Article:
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Life as an Introvert in an Extrovert’s World

What It's Really Like to Live as an Introvert in an Extrovert's World

Introverts make up 25% of the population, but most of the remaining populations–extroverts–do not understand introverts or what makes us tick. Many extroverts don’t understand introverts, and so many people don’t understand the differences.

What is an introvert?

Introversion and extroversion, made popular by Carl Jung, psychologist and therapist, are dimensions of personality types. So everyone is either an extrovert or introvert. Many people think that introverts are shy, depressed or quiet. But those characteristics are not at all related to introversion.

Introversion and extroversion can be best described by how someone gains and releases energy. It is that simple. Introverts expend energy when around others, particularly in large groups. We crave alone time to recharge. For introverts, alone time is as vital as sleep. We have to have it, and a good bit of it. Extroverts are the opposites. When alone, their energy level frequently goes down, they crave being around people and gain energy that way.

 Characteristics of an Introvert

 There are a few common characteristics of introverts.

  • Introverts do not like small talk. To us, small talk feels intrusive and does not engage us. In a large group, we are frequently the quiet listeners who are processing and taking in everything that is being said. In contrast, we love deep, profound conversations with few people. Many of us really enjoy talking about our passions and the things we care about.
  • Introverts get distracted easily. Introverts frequently have an increased sensitivity to our surroundings, so when there is a lot going on, our attention span is easily affected.
  • When surrounded by people, introverts know where the door is and are selective about where we locate ourselves. Many introverts do not love being in large social settings, so to mediate that, we normally know where the door is in case a quick exit needs to happen.
  • Introverts can’t stand being on the phone and screen everyone’s calls. This happens for a few reasons. Sometimes, phone calls interact negatively with what we are already doing at that moment. Additionally, phone calls frequently involve small talk that we don’t enjoy.
  • Introverts begin to shut down when we need alone time. When introverts have been in social settings for a while and need alone time, you will know it. We all have a limit when it comes to stimulation and when are beginning to reach out limit, we begin to shut down and have to have alone time to recharge. I frequently equate my energy level to a phone battery. When I have had a lot of social interactions and have not balanced it out with alone time, I am in the red and have to go home to charge my battery back to 100 percent.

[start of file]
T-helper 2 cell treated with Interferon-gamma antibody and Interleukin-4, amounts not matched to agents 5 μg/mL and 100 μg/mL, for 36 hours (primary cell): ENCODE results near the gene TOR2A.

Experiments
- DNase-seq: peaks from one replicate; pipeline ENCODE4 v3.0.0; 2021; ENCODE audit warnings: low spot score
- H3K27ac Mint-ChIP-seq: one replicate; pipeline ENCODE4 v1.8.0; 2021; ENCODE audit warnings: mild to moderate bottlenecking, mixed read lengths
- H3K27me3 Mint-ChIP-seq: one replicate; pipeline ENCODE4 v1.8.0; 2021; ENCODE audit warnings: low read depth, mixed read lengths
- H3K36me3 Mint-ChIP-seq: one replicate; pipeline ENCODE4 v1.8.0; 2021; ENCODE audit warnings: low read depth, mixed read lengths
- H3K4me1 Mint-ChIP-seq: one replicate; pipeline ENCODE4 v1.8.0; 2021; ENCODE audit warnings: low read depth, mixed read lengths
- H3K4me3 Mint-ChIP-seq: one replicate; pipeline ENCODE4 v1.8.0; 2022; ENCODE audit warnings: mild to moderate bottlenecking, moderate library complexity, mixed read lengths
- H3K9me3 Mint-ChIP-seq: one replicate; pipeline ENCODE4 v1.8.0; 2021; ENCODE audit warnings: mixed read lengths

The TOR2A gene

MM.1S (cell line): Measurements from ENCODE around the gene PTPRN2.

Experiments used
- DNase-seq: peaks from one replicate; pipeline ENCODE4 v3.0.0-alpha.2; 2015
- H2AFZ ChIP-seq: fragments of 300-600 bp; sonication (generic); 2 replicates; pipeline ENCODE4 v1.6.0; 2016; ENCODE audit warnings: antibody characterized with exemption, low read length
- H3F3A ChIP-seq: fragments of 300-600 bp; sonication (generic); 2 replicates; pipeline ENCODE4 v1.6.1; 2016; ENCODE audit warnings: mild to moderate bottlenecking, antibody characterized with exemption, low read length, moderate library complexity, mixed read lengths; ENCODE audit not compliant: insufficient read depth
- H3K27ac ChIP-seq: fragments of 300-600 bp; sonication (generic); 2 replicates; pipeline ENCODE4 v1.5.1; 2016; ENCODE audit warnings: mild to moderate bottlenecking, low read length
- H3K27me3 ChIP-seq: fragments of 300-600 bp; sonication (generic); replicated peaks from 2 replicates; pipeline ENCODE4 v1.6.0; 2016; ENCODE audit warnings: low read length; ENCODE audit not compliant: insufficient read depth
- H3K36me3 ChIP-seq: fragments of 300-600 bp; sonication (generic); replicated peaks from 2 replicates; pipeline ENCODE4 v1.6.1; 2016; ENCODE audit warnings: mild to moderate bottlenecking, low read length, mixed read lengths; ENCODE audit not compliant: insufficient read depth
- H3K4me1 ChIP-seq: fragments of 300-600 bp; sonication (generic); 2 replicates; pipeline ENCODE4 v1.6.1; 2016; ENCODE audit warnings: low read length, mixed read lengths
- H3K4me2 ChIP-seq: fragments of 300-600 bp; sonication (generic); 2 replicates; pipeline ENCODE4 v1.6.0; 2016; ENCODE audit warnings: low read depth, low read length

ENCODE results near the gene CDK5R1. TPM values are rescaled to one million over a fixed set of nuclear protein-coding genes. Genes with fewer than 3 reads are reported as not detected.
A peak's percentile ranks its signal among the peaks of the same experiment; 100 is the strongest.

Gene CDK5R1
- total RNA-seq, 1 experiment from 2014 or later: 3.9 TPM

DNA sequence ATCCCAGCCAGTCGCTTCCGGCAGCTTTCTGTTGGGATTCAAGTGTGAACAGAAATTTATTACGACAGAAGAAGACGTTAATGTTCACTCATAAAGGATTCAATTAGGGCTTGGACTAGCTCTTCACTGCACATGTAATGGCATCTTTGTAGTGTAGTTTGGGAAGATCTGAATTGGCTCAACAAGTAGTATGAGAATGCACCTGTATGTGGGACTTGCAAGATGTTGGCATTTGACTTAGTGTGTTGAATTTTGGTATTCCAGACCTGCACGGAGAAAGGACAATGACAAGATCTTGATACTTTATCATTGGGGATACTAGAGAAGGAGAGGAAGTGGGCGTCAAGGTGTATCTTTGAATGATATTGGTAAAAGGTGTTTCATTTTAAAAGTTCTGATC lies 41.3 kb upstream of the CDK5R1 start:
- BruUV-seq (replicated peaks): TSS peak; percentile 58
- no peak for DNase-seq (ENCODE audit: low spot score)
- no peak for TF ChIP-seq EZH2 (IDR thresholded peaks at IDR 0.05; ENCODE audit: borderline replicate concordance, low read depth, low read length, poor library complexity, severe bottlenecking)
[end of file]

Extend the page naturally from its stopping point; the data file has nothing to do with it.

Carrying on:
Extrovert World

Because most of the world is made of extroverts, the world seems to be made for them. School and work settings require an abundance of group work. To maximize space, most companies have employees working in cubes, close to other employees. This isn’t really ideal for an introvert either. Networking events are sometimes a must in order to excel. And although they are great, they are exhausting for introverts. So, what can extroverts to do better help and empower introverts? How can introverts empower themselves?

Extroverts: Appreciate when your introvert friends don’t want to go out and be okay with that. So often in college my friends, with the best of intentions, drug me out when I really just wanted a night in. Don’t feel bad or get angry when your introvert friends want to text more than be on the phone. When you meet introverts, appreciate that they will prefer deeper conversations as opposed to small talk. If you are a teacher, please give your students time for solo work in addition to group work. And when it comes to desk seating, not all of your students want to sit in groups.

Introverts: Limit the time you are in large groups and leave when you need to. Let your friends and family know your limits. For me, I always make sure I have at least one night a week and one weekend each month with no plans. That allows me to recharge at least weekly. Do what you need to make sure you have enough energy to get through the work day and workweek.

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So, with all that being said, are you an introvert? How many people in your life are introverts? If you are an introvert, what can YOU do to empower yourself? If you are an extrovert, what can you do for the introverts in your life?

About the Author

Jessica Sharp

Jessica Sharp is passionate about empowering underserved and minority communities, diverse representation, and brain education. Jessica is the Founder and Chief Educator of Sharp Brain Consulting which works with public service agencies to provide education about the brain and its effect on organizational outcomes. Additionally, she is on the leadership team of Meals on Wheels in her town of Greenville, SC. She is completing a Masters of Public Affairs from the University of Missouri. Upon her completion, she will attend William James College to obtain a Doctorate of Psychology. Follow her on twitter at @sharpjes.